Neither the manufacturers, distributors, nor consumers owe us anything not earned, not even an opinion on how to perpetually justify our existence into their futures, let alone our value or place in the industry’s chain of distribution.  By itself it doesn’t matter that we have 40 years of business behind us.  The experience itself matters, but then only if we can apply it for someone else’s benefit.  It doesn’t matter that we pay for all our business licenses and government mandated fees, collect sales tax (without compensation), are available for service and support 70+hours per week, answer hard questions for free, promote or support community and charity events, anonymously bolster or refer business to competitors, and strive after-hours to push the boundaries of our training and expertise abreast of what is provided to our customers through magazines, group ride wisdom, and social media, while still fairly paying employees, supporting our families, and paying the mortgage.  It doesn’t matter that we provide a conveniently dry, lit, and heated space to experience the products and perform the services.  None of that matters and, for the most part, little of it should… it’s the harsh truth, but it’s the real world.  What matters is the value we can relay to a customer when she’s standing before us with a checkbook.  She needs to leave our shops knowing she got a great deal, not because she paid a cheap price, or even because she subsidized our existence for when she really needs us, the next time.  She needs to know she got a great deal because we provided her with a level of service equal to or greater than what she paid, not just in the moment, but relative to her overall cycling experience.  Yes, it really is that basic.

Sometimes we may provide a high level of service and under-charge, and she still feels ripped off.  Other times we do something simple and charge too little, and she may feel exceedingly privileged.  An enormously overlooked part of our jobs is to accurately convey the true value of what we produce.  And yes, we need to produce something, not just present it.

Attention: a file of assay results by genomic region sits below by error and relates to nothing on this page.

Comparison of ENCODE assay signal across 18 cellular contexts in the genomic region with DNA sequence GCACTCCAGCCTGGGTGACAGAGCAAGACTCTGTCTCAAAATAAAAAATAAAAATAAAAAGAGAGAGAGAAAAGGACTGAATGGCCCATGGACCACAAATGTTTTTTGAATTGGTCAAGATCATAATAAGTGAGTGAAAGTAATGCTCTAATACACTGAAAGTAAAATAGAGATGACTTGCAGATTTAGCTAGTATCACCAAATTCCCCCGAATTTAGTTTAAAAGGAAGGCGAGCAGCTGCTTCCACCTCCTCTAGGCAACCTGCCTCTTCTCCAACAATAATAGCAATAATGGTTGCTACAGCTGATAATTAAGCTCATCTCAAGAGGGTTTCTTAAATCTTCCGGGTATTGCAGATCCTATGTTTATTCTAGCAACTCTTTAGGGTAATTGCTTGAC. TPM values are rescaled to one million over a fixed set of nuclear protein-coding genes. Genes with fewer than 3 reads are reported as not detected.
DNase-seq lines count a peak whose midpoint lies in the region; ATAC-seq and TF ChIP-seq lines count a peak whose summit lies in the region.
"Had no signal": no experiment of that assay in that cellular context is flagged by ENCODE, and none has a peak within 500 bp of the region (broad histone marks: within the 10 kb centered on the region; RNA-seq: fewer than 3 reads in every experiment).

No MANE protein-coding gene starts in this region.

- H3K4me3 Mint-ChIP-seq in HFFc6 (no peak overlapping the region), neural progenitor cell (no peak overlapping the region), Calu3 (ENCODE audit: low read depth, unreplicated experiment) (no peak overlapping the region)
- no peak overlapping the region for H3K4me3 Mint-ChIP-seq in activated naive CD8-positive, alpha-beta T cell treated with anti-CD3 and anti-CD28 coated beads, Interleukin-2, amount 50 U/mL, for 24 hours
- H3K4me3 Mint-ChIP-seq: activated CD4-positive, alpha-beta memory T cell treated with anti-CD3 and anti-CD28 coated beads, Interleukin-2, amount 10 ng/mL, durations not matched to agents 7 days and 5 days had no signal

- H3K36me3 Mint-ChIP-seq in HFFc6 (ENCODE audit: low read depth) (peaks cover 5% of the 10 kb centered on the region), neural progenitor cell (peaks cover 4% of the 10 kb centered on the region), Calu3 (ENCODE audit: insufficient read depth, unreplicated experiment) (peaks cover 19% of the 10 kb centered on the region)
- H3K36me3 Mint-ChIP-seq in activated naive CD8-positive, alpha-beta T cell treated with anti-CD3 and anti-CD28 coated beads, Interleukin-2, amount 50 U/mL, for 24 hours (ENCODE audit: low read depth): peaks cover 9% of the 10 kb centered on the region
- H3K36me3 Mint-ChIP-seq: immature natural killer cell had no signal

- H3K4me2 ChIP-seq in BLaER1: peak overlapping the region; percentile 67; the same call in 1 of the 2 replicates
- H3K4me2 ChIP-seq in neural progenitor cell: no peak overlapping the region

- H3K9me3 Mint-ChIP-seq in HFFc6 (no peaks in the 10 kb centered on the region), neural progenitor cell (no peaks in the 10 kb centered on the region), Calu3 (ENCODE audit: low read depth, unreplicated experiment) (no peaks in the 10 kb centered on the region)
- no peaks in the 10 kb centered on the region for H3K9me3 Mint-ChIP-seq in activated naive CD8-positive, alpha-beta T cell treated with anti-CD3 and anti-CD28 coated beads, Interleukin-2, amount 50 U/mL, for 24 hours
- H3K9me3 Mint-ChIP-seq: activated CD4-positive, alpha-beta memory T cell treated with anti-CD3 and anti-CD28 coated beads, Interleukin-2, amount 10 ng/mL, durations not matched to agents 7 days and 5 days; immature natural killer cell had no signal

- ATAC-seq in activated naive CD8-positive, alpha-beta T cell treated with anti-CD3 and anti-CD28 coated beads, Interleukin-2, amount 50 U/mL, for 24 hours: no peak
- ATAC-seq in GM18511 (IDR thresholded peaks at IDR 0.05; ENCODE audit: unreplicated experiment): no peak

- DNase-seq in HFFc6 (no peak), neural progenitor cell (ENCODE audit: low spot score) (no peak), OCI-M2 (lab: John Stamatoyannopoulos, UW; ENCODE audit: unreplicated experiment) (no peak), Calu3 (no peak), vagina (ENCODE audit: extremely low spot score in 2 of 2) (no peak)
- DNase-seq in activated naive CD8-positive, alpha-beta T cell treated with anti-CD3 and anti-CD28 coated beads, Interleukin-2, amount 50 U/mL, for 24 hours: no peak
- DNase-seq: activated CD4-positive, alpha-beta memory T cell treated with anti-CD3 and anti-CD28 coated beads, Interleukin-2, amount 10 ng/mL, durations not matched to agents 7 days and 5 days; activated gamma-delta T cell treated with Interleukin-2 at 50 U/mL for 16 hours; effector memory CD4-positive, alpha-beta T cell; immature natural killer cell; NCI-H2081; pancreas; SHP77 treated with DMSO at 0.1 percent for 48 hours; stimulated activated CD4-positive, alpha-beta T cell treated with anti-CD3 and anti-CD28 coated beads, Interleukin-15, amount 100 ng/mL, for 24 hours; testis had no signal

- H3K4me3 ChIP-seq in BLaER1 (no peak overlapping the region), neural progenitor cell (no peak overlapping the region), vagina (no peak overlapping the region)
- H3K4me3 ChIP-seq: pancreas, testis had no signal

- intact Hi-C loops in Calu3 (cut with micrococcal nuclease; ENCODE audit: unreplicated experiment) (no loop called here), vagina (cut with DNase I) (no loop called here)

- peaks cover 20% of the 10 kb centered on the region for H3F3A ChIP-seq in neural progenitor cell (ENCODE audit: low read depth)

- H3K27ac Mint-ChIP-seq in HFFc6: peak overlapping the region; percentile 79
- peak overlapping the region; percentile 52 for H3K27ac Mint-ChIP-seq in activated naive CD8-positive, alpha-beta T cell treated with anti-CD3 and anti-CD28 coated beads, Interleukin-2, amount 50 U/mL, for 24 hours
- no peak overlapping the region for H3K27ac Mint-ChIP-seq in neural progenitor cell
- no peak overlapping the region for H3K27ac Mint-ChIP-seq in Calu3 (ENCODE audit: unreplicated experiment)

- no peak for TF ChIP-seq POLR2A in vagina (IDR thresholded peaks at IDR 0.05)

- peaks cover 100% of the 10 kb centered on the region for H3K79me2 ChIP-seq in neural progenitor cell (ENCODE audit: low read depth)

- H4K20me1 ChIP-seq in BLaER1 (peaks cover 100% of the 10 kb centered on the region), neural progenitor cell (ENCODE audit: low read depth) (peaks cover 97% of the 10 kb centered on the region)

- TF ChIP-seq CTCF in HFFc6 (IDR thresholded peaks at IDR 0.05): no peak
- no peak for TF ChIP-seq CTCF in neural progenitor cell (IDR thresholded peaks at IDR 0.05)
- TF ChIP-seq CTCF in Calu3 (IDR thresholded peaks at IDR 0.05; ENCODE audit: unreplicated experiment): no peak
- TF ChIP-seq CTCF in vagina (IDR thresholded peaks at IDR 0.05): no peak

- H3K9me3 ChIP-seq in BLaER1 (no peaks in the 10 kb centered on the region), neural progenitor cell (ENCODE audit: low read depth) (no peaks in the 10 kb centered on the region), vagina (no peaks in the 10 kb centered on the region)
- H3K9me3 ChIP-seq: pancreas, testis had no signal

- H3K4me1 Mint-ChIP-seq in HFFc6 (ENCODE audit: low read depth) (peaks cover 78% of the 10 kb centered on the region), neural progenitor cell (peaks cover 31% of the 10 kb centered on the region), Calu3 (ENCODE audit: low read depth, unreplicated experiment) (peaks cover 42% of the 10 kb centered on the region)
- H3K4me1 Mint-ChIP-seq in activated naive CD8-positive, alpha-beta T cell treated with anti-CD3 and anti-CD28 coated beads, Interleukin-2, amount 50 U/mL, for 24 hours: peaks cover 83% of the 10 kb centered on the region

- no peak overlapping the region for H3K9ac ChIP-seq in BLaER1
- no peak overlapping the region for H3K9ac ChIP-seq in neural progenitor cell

And we need to latch the shop door each night knowing we were fairly compensated for those services, whether repairing a flat tire, addressing a warranty issue, or developing and executing an ingenious solution to a complex problem.

Likewise manufacturers and suppliers are not obligated to attach assumed values to the services we provide.  They’ll see it when it shows up (or doesn’t) in their own bottom lines.

As IBDs, we’re only cogs in the machine if we’ve chosen and elected to stubbornly hold that position.  Cogs are easily replaced, and machines become more elegantly designed (cog-less) by nature of our free market.  It’s up to us to either convince the customer and our suppliers that our cog-in-the-machine model remains ideal (through example), make ourselves an indispensably superior cog, or participate heavily in the on-going re-design of that fancy new replacement, potentially cog-less distribution model so that it still somehow includes us.

Maybe it’s high time we sought the opinions of our customers.  What do you think?

Motorcycle Handling and Chassis Design: the art and science

Foale, Tony
Spain. 2002.
ISBN 978-8493328610

When I first heard of this book, probably around the time it was published, I just… had to have it.  At the time it was challenging just to figure out how to get one.  Entirely self published and distributed from Spain, this treatise is arguably the most definitive writing on the hows and whys of handling in single-track vehicles.  As should be obvious from the title, it’s not about bicycles, but you don’t need a deep imagination to recognize how much can be learned about bicycle geometry from studying motorcycle dynamics.